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My Child Was Arrested: Now What?

Q: My 17-year-old daughter was arrested and is in custody.  How do I get her out?
A:
 Within 72 hours after your daughter is in custody, the court will hold a hearing to determine whether she should be released from detention. To make their decision, judges weigh several different factors, including her age and the type of offense committed. Since your child is under age 18, her case most likely will be decided in juvenile court.

Q: Does my daughter need an attorney?
A:
 Assuming your daughter is in the court’s custody, she has the right to an attorney, although she may waive that right in certain cases.  However, a child whose parent, guardian or custodian cannot appear with him or her must be provided with an attorney. If your daughter is not in the court’s custody, you and your child will have to decide whether you believe an attorney’s advice would be helpful.  You should be aware that court staff members are not allowed to provide legal advice, so seeking legal counsel may be in your daughter’s best interest. 

Q: What if I can't afford an attorney?
A: 
After reviewing the family’s finances, the judge will determine whether your daughter is eligible to receive aid from a court-appointed attorney. Some fees may apply.

Q: What are the steps in the legal process?
A:
 After the complaint is filed, an arraignment is scheduled.  At this time, your child will appear before the court with you (parent, guardian or custodian) to be informed of the charges in the complaint, her legal rights, and the possible dispositions (punishments).  Your child will also tell the court whether she is admitting or denying the charges (the equivalent of pleading “guilty” or “not guilty”).  Then the case will be scheduled for further hearings such as pre-trials or a trial, depending on the case.  As her parent, you must attend all court proceedings regarding your child.  If you fail to appear, the court may find you in contempt.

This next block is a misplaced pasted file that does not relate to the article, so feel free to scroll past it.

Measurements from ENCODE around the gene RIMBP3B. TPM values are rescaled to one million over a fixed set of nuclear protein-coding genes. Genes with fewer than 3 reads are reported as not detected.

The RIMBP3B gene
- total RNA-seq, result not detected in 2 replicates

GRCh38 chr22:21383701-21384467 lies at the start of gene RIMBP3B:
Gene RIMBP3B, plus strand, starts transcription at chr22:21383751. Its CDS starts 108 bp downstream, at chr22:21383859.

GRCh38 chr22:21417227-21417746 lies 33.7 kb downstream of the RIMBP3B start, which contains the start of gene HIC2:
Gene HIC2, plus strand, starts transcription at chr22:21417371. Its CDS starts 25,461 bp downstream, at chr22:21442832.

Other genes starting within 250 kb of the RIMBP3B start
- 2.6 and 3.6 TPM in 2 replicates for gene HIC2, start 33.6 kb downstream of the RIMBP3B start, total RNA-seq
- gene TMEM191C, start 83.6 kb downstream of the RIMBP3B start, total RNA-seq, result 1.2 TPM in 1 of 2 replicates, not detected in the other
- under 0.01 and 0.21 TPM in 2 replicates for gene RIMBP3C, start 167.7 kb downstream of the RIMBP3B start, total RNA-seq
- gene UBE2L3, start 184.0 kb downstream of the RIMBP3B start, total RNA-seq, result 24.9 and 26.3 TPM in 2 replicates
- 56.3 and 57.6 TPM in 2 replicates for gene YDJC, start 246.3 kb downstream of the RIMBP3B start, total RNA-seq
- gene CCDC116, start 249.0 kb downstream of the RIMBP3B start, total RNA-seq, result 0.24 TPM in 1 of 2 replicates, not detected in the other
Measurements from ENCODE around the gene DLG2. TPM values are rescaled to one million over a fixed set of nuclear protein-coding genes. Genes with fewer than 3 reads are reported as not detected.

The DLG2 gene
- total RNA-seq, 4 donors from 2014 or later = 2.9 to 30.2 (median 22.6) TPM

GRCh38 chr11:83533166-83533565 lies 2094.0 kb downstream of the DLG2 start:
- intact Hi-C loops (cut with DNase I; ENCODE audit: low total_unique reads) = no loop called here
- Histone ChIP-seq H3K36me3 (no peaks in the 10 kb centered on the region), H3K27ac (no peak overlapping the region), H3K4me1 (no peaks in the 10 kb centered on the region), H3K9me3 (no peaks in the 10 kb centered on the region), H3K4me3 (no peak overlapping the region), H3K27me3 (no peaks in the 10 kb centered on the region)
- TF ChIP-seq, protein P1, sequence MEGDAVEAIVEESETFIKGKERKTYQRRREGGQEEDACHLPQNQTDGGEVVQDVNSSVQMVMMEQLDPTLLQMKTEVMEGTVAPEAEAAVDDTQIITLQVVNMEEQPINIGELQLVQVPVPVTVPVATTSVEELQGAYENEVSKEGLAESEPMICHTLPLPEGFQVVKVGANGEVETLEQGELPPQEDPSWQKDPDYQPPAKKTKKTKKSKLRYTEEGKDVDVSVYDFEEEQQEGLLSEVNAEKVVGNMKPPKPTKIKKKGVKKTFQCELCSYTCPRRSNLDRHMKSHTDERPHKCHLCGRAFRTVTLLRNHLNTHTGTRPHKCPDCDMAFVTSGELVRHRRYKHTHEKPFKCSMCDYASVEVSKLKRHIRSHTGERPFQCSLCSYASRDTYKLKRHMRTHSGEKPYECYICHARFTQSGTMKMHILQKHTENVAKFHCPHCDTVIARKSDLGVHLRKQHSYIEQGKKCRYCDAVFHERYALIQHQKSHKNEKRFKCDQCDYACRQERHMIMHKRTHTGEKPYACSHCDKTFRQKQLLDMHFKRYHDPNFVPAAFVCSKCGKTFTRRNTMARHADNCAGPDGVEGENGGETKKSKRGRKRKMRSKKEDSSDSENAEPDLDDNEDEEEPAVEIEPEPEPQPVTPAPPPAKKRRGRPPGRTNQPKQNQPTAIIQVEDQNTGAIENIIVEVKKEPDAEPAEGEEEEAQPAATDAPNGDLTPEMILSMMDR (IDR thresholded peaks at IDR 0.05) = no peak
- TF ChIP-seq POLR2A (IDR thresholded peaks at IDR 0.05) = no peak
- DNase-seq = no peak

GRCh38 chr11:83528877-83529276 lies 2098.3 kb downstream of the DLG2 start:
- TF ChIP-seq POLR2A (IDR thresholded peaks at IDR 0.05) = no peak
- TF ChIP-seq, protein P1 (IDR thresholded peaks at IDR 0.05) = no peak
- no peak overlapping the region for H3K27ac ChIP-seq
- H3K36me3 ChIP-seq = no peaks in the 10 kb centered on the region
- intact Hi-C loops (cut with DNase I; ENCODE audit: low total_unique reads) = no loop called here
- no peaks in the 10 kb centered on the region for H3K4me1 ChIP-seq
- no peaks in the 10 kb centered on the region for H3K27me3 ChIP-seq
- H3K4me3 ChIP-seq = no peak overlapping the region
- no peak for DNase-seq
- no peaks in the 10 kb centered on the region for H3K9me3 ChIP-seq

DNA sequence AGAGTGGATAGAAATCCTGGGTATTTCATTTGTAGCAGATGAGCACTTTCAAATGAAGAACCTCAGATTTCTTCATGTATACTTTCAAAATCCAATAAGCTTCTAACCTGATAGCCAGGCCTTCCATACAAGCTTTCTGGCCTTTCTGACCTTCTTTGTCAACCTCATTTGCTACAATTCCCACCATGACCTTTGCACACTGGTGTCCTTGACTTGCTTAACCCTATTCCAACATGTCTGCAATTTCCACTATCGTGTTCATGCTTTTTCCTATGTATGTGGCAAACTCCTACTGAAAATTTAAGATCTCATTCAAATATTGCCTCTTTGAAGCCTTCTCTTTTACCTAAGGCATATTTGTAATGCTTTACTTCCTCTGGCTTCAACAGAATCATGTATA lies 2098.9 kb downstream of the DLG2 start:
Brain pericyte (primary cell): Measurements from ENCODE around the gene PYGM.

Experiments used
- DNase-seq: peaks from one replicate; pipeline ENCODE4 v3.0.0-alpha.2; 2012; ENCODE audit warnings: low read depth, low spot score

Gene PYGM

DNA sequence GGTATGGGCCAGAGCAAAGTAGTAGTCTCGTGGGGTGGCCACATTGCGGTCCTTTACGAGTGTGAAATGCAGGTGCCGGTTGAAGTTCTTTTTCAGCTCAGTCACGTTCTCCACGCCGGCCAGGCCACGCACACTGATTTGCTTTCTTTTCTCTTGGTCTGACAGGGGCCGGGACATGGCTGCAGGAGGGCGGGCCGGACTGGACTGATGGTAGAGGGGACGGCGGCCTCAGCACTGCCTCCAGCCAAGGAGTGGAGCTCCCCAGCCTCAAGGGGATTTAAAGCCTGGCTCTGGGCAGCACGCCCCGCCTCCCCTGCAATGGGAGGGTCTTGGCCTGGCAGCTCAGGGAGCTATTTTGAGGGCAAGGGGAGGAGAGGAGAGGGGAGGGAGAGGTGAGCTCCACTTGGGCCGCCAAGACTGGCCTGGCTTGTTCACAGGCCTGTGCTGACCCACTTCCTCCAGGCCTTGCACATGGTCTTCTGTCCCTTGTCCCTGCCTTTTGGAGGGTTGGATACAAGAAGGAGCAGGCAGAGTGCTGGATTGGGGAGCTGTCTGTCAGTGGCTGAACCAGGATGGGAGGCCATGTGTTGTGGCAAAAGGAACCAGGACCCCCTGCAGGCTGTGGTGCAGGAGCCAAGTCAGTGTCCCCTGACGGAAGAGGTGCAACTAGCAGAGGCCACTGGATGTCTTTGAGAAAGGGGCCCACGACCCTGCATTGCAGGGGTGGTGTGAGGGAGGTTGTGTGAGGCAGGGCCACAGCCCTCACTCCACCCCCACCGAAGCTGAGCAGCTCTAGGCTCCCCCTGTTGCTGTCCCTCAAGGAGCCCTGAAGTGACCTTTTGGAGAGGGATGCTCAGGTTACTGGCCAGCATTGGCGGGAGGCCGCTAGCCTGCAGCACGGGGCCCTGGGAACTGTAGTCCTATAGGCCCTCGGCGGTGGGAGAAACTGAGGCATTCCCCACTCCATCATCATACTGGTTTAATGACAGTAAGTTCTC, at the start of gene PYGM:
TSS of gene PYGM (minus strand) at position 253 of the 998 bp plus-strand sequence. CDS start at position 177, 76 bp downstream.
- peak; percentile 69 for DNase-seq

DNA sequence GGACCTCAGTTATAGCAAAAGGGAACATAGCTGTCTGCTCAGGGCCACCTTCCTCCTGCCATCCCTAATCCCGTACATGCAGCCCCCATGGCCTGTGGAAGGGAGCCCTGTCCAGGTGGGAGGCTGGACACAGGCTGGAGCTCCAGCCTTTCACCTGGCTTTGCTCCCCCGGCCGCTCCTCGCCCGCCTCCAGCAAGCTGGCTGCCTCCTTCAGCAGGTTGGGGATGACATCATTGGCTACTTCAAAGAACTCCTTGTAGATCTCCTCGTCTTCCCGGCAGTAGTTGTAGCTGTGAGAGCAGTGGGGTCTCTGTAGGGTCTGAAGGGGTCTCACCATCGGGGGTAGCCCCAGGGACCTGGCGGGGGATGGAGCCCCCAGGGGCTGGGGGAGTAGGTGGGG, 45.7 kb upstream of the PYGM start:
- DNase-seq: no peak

Q: What punishment could my daughter face?
A:
 Some of the punishments juvenile offenders may face punishments include a driver’s license suspension, fines, up to 500 hours of community service, admission to a juvenile detention facility for up to 90 days, foster care, probation, or any other reasonable requirement the court finds necessary. Children who commit felony type crimes may face up to six months in detention or remain in detention until their 21st birthday. Once in a while, depending on the seriousness of the offense and other factors, the case of a child under 18 is moved to an adult court, where the rules and punishments differ from juvenile court. 

Q: Who will be involved in my daughter’s case?
A:
 The following are people and agencies you will most likely come across during your child's case:
• Children Services, a public agency that works with families to provide safe, stable homes for children and temporary foster homes, counseling, and mental health services for parents and children;
• a juvenile court judge, who is in charge of your child’s case and runs the courtroom, makes rulings and orders, and finally determines the proper punishment during the disposition; a magistrate may also be involved and has similar functions; • the prosecutor, who represents the state in most court proceedings and is an advocate for justice, helping to properly carry out dispositions;
• a Guardian Ad Litem (GAL), who investigates your child’s best interest, serves as the “eyes and ears” of the court, speaks with parents, schools, and other people in your child's life to ensure she is safe and healthy.  (The GAL prepares reports that the court often considers before making any final decisions on the child’s punishment.  A GAL is not appointed in every case.)   It is important to understand that a GAL advocates for your child’s best interests, but is not your child’s attorney.

Q: Can I be held criminally responsible for what my daughter did?
A:
 Yes. Parents, guardians, and custodians of minors can be held liable to any victim of their child for up to $10,000 and court costs. In some cases, the parent may be able to perform community service instead of paying monetary damages.

Q: Can my daughter’s juvenile record be sealed?
A: 
Yes. Two years after the case is adjudicated, your daughter may ask the court to seal her records. If she does not make the request, or her request is denied, the records will remain on file indefinitely.

7/12/2010

This “Law You Can Use” column was provided by the Ohio State Bar Association.  It was prepared by Lima attorney Nicole M. Winget, who focuses on criminal and family law, and Matthew Gwin, a student at the University of Dayton School of Law.

Articles appearing in this column are intended to provide broad, general information about the law. Before applying this information to a specific legal problem, readers are urged to seek advice from an attorney.

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